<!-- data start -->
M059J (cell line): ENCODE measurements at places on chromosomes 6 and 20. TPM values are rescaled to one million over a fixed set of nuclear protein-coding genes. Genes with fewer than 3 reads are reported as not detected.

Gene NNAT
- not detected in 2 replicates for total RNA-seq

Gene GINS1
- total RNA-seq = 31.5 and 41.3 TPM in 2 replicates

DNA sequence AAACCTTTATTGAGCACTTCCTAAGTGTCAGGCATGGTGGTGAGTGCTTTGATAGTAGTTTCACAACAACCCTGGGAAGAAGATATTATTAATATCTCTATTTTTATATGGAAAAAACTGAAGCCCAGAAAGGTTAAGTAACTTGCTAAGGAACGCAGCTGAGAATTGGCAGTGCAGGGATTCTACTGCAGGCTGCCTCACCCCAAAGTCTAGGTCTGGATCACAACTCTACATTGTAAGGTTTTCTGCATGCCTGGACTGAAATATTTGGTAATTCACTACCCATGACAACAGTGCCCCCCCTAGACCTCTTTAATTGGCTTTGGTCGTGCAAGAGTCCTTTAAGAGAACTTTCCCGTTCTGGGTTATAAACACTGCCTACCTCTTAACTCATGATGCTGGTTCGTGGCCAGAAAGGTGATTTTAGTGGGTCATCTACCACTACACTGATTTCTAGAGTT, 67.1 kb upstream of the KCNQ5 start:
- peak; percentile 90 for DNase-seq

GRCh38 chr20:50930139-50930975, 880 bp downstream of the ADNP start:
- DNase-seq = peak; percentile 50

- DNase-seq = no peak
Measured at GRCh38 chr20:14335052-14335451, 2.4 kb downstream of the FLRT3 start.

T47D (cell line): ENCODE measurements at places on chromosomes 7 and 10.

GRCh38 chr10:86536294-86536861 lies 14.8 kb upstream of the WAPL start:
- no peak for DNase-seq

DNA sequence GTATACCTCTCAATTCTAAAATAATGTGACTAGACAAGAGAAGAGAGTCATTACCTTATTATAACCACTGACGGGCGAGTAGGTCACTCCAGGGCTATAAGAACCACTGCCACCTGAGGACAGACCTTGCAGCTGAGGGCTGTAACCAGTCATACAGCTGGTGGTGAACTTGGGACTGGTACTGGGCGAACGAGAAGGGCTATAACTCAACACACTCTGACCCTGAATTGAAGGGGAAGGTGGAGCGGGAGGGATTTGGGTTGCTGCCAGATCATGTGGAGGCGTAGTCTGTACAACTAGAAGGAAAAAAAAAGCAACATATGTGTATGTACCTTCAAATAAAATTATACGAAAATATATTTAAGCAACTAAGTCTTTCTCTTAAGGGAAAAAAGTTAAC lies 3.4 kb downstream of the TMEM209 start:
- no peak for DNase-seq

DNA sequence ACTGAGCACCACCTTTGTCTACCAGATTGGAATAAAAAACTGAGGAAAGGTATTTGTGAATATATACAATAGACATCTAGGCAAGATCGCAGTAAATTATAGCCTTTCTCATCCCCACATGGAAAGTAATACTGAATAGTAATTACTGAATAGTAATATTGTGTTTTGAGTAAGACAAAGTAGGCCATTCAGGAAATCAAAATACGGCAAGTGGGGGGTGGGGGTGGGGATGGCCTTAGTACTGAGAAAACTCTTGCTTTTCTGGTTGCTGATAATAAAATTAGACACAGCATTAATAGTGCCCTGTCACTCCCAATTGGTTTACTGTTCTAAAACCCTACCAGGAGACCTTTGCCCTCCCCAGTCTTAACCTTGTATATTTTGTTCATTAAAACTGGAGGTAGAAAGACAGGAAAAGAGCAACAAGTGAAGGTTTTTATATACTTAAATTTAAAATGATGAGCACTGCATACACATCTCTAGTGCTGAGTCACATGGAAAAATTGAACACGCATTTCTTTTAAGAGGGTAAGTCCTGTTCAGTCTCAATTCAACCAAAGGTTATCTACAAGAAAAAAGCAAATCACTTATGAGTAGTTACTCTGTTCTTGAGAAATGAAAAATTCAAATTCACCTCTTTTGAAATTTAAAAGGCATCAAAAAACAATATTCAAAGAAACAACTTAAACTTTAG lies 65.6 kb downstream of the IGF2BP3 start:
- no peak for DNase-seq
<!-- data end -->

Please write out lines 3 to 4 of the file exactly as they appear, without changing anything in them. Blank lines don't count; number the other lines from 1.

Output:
- not detected in 2 replicates for total RNA-seq

Gene GINS1